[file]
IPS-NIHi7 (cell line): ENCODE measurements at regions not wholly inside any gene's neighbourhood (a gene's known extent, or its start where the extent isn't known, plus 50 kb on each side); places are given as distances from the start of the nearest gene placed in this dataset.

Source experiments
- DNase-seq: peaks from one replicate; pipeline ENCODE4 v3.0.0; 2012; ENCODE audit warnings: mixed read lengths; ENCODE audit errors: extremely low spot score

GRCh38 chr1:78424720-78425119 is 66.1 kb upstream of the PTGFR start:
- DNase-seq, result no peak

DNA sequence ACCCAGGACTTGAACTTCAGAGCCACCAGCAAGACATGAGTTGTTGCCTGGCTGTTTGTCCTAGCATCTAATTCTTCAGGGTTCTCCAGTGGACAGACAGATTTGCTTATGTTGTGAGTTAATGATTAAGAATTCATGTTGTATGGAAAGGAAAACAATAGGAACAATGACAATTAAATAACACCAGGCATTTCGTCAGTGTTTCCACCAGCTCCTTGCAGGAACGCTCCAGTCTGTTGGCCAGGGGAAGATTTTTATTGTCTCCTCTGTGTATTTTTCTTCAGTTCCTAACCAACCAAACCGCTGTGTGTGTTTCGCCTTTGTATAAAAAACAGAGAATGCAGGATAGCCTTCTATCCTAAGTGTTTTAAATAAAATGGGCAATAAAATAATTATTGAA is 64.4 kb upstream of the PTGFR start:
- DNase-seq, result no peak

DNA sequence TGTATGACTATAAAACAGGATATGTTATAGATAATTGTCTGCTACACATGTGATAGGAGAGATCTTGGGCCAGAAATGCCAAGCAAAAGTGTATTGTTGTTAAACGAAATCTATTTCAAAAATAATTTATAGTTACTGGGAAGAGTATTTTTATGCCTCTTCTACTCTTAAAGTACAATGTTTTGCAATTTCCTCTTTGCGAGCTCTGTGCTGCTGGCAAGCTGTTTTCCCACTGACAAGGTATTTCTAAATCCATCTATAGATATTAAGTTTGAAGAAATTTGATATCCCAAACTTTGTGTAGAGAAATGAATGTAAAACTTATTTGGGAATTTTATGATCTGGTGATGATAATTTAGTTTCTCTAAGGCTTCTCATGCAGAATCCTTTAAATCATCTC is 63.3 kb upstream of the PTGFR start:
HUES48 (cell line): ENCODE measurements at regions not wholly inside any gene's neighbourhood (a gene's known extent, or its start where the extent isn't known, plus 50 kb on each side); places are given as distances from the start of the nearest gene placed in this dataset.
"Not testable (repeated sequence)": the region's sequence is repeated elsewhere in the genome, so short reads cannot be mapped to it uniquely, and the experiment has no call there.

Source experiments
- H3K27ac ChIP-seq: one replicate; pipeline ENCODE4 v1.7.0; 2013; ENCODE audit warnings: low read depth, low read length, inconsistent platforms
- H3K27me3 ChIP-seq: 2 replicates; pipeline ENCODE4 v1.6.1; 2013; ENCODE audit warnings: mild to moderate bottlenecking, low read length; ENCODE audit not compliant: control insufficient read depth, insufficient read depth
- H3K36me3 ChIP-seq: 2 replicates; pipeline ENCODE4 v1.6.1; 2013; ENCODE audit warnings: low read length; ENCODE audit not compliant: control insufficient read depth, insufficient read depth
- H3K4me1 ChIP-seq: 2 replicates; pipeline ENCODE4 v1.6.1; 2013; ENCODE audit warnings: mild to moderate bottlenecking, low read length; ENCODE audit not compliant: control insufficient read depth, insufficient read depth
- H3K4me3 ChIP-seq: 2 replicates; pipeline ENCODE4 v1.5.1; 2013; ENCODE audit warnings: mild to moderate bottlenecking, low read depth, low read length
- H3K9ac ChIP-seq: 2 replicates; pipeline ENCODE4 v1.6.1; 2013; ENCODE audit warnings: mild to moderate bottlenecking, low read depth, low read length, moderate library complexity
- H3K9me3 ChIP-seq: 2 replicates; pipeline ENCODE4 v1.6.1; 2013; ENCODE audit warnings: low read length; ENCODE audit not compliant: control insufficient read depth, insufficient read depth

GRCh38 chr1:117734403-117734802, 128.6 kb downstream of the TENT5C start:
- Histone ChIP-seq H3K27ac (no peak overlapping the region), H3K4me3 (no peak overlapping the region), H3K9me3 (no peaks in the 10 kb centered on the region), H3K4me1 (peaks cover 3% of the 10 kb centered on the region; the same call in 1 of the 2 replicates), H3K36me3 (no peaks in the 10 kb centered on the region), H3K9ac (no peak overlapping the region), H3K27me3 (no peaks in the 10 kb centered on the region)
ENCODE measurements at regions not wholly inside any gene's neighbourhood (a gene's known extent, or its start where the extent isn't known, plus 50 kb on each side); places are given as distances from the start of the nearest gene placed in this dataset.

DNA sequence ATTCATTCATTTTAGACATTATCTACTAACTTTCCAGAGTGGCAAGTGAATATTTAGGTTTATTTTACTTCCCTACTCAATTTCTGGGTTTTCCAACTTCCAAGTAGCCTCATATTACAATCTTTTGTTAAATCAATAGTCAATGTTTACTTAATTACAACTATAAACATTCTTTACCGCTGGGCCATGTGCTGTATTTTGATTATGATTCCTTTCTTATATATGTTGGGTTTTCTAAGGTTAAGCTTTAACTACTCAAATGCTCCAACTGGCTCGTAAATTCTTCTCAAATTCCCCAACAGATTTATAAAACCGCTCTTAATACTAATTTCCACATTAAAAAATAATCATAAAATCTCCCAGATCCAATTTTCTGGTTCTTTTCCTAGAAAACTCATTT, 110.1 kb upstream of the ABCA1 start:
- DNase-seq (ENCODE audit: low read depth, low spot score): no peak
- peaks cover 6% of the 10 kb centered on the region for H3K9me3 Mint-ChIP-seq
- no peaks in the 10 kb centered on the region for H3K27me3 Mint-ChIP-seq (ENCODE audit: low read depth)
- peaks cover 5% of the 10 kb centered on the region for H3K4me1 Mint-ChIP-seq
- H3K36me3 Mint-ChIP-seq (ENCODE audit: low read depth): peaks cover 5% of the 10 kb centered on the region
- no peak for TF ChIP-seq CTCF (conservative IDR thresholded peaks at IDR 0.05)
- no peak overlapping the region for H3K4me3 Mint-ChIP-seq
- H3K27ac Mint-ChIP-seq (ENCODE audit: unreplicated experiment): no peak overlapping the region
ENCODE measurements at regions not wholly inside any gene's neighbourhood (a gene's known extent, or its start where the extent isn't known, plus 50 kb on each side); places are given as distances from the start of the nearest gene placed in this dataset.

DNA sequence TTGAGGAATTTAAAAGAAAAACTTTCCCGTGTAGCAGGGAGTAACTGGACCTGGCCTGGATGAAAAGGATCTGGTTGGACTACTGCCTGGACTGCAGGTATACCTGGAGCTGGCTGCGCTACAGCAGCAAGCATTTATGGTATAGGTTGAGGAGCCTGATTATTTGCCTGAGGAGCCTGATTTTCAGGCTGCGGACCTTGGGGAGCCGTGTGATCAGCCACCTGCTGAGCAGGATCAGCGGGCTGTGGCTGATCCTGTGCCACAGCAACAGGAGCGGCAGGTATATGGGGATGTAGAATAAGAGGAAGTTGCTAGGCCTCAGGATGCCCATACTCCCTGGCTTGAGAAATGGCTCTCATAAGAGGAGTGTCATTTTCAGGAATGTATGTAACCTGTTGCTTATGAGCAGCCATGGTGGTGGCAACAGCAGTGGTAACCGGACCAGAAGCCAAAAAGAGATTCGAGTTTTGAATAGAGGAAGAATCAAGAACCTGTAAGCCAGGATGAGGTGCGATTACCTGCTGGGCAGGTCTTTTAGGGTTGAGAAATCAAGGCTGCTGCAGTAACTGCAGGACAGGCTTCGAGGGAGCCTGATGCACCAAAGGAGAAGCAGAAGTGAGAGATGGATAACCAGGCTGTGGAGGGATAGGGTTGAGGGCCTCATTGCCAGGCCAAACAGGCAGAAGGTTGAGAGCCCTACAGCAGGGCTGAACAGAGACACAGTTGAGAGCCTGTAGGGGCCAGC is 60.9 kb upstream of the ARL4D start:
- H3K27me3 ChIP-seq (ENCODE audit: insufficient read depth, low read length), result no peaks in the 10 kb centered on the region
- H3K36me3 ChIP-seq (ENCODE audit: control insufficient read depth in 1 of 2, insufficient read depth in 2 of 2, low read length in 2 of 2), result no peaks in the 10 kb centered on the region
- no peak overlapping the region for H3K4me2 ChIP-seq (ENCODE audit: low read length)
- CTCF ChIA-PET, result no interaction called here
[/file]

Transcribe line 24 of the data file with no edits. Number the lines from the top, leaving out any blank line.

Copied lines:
- peaks cover 6% of the 10 kb centered on the region for H3K9me3 Mint-ChIP-seq